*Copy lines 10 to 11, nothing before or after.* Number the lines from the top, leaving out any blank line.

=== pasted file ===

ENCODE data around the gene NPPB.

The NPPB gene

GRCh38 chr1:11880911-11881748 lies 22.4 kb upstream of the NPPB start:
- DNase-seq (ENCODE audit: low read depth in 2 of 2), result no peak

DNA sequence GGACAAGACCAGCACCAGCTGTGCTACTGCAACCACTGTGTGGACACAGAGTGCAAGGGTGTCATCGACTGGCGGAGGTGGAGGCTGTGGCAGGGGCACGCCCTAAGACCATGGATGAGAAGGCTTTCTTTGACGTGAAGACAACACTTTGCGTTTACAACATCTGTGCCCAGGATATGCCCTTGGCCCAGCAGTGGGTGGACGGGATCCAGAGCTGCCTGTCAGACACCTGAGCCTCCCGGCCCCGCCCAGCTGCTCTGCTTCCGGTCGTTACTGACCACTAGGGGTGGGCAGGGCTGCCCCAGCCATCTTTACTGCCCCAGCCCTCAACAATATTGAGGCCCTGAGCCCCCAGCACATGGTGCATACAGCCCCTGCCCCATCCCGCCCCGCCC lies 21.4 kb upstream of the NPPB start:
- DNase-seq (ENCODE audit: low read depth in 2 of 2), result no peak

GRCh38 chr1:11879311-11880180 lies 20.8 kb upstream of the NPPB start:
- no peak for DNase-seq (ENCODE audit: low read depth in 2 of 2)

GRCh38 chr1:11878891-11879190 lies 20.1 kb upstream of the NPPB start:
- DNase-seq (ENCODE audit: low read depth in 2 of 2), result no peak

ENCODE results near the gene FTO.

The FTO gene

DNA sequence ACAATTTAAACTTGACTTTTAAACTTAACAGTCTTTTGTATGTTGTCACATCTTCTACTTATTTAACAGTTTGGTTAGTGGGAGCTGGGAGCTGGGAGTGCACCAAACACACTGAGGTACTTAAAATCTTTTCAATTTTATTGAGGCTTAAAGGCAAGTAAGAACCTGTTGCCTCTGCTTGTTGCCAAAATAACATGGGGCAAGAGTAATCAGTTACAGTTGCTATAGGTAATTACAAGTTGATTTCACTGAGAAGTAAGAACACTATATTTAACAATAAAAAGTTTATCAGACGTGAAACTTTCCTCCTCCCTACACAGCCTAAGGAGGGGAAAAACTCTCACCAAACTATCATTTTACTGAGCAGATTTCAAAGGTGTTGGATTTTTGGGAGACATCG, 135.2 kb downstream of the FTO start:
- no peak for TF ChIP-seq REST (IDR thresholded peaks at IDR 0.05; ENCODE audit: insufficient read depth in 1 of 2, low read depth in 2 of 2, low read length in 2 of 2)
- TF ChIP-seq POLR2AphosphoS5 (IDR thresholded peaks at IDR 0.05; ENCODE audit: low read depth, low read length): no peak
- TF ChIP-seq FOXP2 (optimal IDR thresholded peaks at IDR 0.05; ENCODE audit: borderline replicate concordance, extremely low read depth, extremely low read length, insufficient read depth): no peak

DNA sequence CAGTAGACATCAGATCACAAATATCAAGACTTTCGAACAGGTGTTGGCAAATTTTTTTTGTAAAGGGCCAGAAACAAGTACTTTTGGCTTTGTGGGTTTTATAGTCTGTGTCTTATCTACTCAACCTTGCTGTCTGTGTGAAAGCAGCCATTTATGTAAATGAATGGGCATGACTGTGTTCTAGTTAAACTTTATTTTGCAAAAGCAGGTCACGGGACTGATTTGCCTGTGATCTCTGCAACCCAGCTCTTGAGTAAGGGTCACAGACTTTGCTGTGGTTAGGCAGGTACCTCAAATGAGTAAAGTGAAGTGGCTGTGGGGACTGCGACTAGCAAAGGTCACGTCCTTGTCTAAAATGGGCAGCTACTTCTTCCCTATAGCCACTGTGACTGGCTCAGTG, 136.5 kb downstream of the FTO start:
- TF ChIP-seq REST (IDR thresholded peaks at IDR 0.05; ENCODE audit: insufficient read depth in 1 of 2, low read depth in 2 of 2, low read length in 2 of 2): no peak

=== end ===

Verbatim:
- DNase-seq (ENCODE audit: low read depth in 2 of 2), result no peak

ENCODE results near the gene FTO.